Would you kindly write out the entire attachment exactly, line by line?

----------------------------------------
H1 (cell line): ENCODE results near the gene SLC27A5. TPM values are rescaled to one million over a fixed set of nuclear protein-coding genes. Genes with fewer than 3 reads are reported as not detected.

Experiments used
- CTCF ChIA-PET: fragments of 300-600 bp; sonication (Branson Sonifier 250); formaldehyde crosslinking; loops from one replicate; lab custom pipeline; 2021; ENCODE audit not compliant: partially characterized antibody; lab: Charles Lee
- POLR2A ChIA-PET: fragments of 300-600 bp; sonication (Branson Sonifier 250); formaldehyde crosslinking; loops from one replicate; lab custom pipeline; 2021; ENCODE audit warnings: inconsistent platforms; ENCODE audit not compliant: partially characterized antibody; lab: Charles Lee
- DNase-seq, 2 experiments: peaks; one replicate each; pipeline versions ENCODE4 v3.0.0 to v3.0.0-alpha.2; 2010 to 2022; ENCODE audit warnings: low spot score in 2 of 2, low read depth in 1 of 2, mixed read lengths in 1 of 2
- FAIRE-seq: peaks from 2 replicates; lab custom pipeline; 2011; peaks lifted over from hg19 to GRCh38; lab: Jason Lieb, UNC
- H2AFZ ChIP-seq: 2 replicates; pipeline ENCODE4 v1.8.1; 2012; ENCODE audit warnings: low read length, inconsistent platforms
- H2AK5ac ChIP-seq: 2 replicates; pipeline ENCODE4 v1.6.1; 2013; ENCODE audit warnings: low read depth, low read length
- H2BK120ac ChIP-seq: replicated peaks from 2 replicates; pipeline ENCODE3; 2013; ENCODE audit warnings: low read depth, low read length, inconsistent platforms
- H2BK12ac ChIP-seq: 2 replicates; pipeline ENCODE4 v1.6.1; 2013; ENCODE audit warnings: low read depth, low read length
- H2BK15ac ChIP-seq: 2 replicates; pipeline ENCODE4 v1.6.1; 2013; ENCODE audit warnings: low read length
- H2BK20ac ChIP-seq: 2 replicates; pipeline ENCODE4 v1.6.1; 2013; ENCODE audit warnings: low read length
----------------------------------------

H1 (cell line): ENCODE results near the gene SLC27A5. TPM values are rescaled to one million over a fixed set of nuclear protein-coding genes. Genes with fewer than 3 reads are reported as not detected.

Experiments used
- CTCF ChIA-PET: fragments of 300-600 bp; sonication (Branson Sonifier 250); formaldehyde crosslinking; loops from one replicate; lab custom pipeline; 2021; ENCODE audit not compliant: partially characterized antibody; lab: Charles Lee
- POLR2A ChIA-PET: fragments of 300-600 bp; sonication (Branson Sonifier 250); formaldehyde crosslinking; loops from one replicate; lab custom pipeline; 2021; ENCODE audit warnings: inconsistent platforms; ENCODE audit not compliant: partially characterized antibody; lab: Charles Lee
- DNase-seq, 2 experiments: peaks; one replicate each; pipeline versions ENCODE4 v3.0.0 to v3.0.0-alpha.2; 2010 to 2022; ENCODE audit warnings: low spot score in 2 of 2, low read depth in 1 of 2, mixed read lengths in 1 of 2
- FAIRE-seq: peaks from 2 replicates; lab custom pipeline; 2011; peaks lifted over from hg19 to GRCh38; lab: Jason Lieb, UNC
- H2AFZ ChIP-seq: 2 replicates; pipeline ENCODE4 v1.8.1; 2012; ENCODE audit warnings: low read length, inconsistent platforms
- H2AK5ac ChIP-seq: 2 replicates; pipeline ENCODE4 v1.6.1; 2013; ENCODE audit warnings: low read depth, low read length
- H2BK120ac ChIP-seq: replicated peaks from 2 replicates; pipeline ENCODE3; 2013; ENCODE audit warnings: low read depth, low read length, inconsistent platforms
- H2BK12ac ChIP-seq: 2 replicates; pipeline ENCODE4 v1.6.1; 2013; ENCODE audit warnings: low read depth, low read length
- H2BK15ac ChIP-seq: 2 replicates; pipeline ENCODE4 v1.6.1; 2013; ENCODE audit warnings: low read length
- H2BK20ac ChIP-seq: 2 replicates; pipeline ENCODE4 v1.6.1; 2013; ENCODE audit warnings: low read length